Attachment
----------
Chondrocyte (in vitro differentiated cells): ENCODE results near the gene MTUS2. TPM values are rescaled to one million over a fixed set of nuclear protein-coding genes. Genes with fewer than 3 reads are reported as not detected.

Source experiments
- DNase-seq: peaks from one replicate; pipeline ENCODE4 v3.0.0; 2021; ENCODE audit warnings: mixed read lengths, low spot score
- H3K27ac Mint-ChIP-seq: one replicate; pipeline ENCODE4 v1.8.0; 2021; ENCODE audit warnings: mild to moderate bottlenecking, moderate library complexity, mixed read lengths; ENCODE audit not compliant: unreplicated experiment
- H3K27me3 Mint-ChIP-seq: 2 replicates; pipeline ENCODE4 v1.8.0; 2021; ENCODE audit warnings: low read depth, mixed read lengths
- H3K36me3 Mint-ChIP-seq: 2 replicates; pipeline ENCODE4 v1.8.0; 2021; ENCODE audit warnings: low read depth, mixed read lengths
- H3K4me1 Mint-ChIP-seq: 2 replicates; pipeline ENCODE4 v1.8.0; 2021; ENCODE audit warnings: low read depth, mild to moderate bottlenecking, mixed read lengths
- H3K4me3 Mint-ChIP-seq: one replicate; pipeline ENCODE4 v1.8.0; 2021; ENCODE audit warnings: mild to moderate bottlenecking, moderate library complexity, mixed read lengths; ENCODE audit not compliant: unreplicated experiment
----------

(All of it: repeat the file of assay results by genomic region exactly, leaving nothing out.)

Chondrocyte (in vitro differentiated cells): ENCODE results near the gene MTUS2. TPM values are rescaled to one million over a fixed set of nuclear protein-coding genes. Genes with fewer than 3 reads are reported as not detected.

Source experiments
- DNase-seq: peaks from one replicate; pipeline ENCODE4 v3.0.0; 2021; ENCODE audit warnings: mixed read lengths, low spot score
- H3K27ac Mint-ChIP-seq: one replicate; pipeline ENCODE4 v1.8.0; 2021; ENCODE audit warnings: mild to moderate bottlenecking, moderate library complexity, mixed read lengths; ENCODE audit not compliant: unreplicated experiment
- H3K27me3 Mint-ChIP-seq: 2 replicates; pipeline ENCODE4 v1.8.0; 2021; ENCODE audit warnings: low read depth, mixed read lengths
- H3K36me3 Mint-ChIP-seq: 2 replicates; pipeline ENCODE4 v1.8.0; 2021; ENCODE audit warnings: low read depth, mixed read lengths
- H3K4me1 Mint-ChIP-seq: 2 replicates; pipeline ENCODE4 v1.8.0; 2021; ENCODE audit warnings: low read depth, mild to moderate bottlenecking, mixed read lengths
- H3K4me3 Mint-ChIP-seq: one replicate; pipeline ENCODE4 v1.8.0; 2021; ENCODE audit warnings: mild to moderate bottlenecking, moderate library complexity, mixed read lengths; ENCODE audit not compliant: unreplicated experiment